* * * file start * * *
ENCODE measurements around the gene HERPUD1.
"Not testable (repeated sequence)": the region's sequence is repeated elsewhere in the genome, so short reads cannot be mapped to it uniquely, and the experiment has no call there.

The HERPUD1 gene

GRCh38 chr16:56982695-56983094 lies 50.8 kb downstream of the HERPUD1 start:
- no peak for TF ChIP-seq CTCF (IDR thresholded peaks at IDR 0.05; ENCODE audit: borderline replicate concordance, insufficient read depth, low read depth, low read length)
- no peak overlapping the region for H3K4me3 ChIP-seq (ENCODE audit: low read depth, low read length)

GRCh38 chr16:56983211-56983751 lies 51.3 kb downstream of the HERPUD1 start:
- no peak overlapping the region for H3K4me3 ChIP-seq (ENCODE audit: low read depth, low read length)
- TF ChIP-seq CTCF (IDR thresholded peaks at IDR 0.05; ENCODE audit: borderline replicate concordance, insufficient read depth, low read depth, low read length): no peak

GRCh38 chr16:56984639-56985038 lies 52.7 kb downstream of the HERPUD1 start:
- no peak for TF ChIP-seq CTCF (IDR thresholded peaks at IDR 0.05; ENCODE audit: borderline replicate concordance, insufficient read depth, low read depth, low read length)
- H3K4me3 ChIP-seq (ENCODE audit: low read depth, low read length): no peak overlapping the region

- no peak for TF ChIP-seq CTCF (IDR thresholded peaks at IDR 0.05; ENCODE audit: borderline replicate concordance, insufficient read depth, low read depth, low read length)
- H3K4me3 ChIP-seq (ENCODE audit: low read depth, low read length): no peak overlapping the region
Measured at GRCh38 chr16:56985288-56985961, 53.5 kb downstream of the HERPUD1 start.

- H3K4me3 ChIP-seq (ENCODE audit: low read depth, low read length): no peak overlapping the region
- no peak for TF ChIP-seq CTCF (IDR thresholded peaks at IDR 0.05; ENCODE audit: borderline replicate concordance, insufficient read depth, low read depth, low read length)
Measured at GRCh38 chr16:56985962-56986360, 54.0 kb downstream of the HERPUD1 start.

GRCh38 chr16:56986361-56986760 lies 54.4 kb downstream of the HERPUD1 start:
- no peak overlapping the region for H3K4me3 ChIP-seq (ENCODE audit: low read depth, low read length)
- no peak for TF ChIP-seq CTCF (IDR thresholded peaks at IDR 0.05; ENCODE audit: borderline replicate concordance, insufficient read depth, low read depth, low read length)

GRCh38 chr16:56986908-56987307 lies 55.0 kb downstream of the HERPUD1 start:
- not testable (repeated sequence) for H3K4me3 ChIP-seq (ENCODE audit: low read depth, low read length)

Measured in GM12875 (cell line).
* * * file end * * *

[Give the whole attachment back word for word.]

ENCODE measurements around the gene HERPUD1.
"Not testable (repeated sequence)": the region's sequence is repeated elsewhere in the genome, so short reads cannot be mapped to it uniquely, and the experiment has no call there.

The HERPUD1 gene

GRCh38 chr16:56982695-56983094 lies 50.8 kb downstream of the HERPUD1 start:
- no peak for TF ChIP-seq CTCF (IDR thresholded peaks at IDR 0.05; ENCODE audit: borderline replicate concordance, insufficient read depth, low read depth, low read length)
- no peak overlapping the region for H3K4me3 ChIP-seq (ENCODE audit: low read depth, low read length)

GRCh38 chr16:56983211-56983751 lies 51.3 kb downstream of the HERPUD1 start:
- no peak overlapping the region for H3K4me3 ChIP-seq (ENCODE audit: low read depth, low read length)
- TF ChIP-seq CTCF (IDR thresholded peaks at IDR 0.05; ENCODE audit: borderline replicate concordance, insufficient read depth, low read depth, low read length): no peak

GRCh38 chr16:56984639-56985038 lies 52.7 kb downstream of the HERPUD1 start:
- no peak for TF ChIP-seq CTCF (IDR thresholded peaks at IDR 0.05; ENCODE audit: borderline replicate concordance, insufficient read depth, low read depth, low read length)
- H3K4me3 ChIP-seq (ENCODE audit: low read depth, low read length): no peak overlapping the region

- no peak for TF ChIP-seq CTCF (IDR thresholded peaks at IDR 0.05; ENCODE audit: borderline replicate concordance, insufficient read depth, low read depth, low read length)
- H3K4me3 ChIP-seq (ENCODE audit: low read depth, low read length): no peak overlapping the region
Measured at GRCh38 chr16:56985288-56985961, 53.5 kb downstream of the HERPUD1 start.

- H3K4me3 ChIP-seq (ENCODE audit: low read depth, low read length): no peak overlapping the region
- no peak for TF ChIP-seq CTCF (IDR thresholded peaks at IDR 0.05; ENCODE audit: borderline replicate concordance, insufficient read depth, low read depth, low read length)
Measured at GRCh38 chr16:56985962-56986360, 54.0 kb downstream of the HERPUD1 start.

GRCh38 chr16:56986361-56986760 lies 54.4 kb downstream of the HERPUD1 start:
- no peak overlapping the region for H3K4me3 ChIP-seq (ENCODE audit: low read depth, low read length)
- no peak for TF ChIP-seq CTCF (IDR thresholded peaks at IDR 0.05; ENCODE audit: borderline replicate concordance, insufficient read depth, low read depth, low read length)

GRCh38 chr16:56986908-56987307 lies 55.0 kb downstream of the HERPUD1 start:
- not testable (repeated sequence) for H3K4me3 ChIP-seq (ENCODE audit: low read depth, low read length)

Measured in GM12875 (cell line).